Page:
Conflict Sensitive Reporting: NW Journalists Cautioned to Remain Resilient

Brainstorming during a one day workshop in Bamenda, Journalists have been adviced to keep to the tenets that guide the profession, while being resilient within the context of an armed conflict region. 

Journalists met on Tuesday 5 April 2022,as part of the Resiliency Project by the Bamenda based nongovernmental organisation Information Management and Support Services for Rural Development (IMSSRAD).

Discussing their resilience and safety as journalists while the practice the profession, Colbert Gwain, The Digital Rights Activists stated bluntly that no story was worth a Journalist life. 

"A Journalist must stay alive in order to be able to tell the story" and it is with this that Participants revealed ways they used to stay safe and alive in the course of covering the armed conflict. 

"Some stories are stored in the fridge and cannot be reported because it will only worsen the existing tension", said a Journalist.

Choves Loh explained that "stories of the crisis are best documented by those practicing on the spot. As news items about the crisis are unending, with best news headlines coming from the Northwest or Southwest regions and get the highest read".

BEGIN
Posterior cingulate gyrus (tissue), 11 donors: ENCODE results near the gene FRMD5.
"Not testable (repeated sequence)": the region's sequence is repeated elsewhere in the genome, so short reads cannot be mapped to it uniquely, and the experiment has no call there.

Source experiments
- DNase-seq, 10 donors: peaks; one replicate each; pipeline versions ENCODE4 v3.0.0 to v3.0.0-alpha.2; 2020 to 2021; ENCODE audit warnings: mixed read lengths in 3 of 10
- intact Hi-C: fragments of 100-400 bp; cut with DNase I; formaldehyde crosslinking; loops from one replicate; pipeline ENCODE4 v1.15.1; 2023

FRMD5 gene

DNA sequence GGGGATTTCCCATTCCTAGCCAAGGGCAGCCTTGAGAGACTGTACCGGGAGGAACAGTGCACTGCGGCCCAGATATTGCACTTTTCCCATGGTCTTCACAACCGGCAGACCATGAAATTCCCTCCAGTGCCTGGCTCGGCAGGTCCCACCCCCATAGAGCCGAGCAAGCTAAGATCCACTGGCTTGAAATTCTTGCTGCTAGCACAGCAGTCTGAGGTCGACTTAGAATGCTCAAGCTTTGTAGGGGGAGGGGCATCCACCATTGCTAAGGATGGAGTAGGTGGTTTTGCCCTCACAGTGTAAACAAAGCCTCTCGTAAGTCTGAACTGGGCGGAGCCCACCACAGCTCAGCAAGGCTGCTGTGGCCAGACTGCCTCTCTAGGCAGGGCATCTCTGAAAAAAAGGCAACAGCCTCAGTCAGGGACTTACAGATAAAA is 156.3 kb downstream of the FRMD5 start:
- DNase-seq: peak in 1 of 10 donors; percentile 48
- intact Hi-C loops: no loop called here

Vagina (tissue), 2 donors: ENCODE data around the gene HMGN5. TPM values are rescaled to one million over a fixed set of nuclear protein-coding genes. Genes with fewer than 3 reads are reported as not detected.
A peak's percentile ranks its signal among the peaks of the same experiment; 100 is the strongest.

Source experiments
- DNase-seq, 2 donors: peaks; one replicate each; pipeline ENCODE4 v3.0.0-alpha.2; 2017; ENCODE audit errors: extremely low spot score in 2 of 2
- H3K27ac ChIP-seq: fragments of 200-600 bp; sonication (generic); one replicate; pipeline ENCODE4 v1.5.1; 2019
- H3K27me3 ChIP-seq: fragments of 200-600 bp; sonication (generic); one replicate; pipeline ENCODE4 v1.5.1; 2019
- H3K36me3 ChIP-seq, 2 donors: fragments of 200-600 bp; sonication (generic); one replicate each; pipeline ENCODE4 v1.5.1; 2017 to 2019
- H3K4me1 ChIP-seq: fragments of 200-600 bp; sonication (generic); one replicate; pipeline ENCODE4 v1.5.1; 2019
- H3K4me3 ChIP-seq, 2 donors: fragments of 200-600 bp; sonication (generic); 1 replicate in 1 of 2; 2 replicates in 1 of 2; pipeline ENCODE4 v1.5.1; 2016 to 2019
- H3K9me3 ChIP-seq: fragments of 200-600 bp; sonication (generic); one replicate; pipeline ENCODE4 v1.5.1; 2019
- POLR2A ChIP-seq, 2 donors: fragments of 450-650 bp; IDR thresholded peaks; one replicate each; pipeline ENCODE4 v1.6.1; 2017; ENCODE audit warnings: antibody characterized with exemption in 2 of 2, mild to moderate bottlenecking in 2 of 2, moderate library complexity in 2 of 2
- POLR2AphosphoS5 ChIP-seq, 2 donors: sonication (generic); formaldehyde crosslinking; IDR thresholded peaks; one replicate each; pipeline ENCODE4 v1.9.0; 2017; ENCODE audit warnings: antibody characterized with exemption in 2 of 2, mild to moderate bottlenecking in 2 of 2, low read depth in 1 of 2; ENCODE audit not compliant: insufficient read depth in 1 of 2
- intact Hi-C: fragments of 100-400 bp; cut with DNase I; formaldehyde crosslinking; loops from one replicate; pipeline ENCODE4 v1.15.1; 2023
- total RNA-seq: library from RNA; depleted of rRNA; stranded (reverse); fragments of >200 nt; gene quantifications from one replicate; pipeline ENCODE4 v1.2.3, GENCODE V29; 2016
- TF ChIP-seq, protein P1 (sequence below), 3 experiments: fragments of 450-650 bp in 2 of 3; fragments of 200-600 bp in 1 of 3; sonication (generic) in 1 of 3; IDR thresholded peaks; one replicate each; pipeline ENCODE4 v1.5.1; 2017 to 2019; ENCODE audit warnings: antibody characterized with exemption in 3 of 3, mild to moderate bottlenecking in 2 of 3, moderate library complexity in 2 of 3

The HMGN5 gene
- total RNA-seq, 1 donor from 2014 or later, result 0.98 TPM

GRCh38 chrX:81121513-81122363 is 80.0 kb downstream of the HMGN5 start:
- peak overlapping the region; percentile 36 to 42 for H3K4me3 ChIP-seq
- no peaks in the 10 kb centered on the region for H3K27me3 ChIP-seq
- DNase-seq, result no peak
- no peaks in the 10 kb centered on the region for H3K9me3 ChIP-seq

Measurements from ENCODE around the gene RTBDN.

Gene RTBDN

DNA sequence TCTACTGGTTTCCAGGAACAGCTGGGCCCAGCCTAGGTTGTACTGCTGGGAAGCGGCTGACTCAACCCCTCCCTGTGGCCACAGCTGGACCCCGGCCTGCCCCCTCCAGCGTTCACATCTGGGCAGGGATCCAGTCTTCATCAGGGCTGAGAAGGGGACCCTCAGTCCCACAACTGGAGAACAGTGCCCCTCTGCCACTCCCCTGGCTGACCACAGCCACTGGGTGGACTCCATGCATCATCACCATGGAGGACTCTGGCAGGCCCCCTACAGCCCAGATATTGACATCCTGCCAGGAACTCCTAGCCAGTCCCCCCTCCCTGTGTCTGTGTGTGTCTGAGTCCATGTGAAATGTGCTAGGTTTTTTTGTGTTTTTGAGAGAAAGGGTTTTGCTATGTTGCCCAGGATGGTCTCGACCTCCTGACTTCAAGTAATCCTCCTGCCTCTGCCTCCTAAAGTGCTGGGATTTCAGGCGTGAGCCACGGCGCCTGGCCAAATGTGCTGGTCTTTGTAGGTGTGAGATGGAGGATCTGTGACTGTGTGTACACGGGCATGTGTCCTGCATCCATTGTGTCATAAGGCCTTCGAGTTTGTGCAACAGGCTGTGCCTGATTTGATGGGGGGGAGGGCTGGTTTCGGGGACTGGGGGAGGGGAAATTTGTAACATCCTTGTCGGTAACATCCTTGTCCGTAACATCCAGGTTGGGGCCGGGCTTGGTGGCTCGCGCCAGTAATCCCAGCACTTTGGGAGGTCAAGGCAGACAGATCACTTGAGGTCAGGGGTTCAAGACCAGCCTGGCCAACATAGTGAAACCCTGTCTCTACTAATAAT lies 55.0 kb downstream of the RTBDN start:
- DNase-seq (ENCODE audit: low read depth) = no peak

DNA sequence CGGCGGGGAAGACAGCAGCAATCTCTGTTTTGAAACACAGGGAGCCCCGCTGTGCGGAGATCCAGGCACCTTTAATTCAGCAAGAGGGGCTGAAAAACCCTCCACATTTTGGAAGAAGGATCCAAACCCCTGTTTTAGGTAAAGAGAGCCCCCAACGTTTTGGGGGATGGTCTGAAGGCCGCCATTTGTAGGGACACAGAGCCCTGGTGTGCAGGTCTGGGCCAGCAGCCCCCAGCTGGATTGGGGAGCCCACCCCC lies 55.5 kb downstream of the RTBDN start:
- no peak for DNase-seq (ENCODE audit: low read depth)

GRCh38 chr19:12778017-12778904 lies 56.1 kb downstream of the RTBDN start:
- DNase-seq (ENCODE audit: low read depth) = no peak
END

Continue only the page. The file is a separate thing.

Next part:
Journalists on the field in the Northwest and Southweat region, being at the forefront of conflict reporting are said to be those who give meaning to what happens on the spot. Radio stations have shot down and some burnt, some limping; may be they lack adverts to sustain their stay or some reporters have left because of the crisis.

Tangwa Lawrence is a humourist, the radio where he practices in Ndop is shot down, but he remains a Journalist.

"In our resilience we can turn to be entertainers at weddings or other occassions. With the crisis, blogs have emerged. Some of these blogs operate because the contents cannot be done in statutory organs. In our way to be resilient we have developed new means to communicate, creating blogs. We have done our best to remain resilient and it is in a crisis that u know who is who as a Journalist in a media landscape".

In the course of an armed conflict, journalists deliver messages to serve as a panacea to those living in communities. Though with the existence of ghost towns, some  Journalists tell stories of how resistant they have remained while covering events. 

"The risk involved cannot be compared to the thirst of what goes to our pockets, we all strive in our own way to remain relevant", Choves Loh.

Toh Sylvester, Director of The IMSSRAD resiliency project revealed that the project is expected to run for 12months; September 2021 to September 2022 with the sponsorship of the Africa Regional  Democracy Fund (ARDF), with support from the Embassy of the United States of America with the aim of "assisting crisis prone neighbourhoods in the Bamenda III Council area of the North West Region to bounce back from shocks and stress and become more resilient."

By Ndefru Melanie
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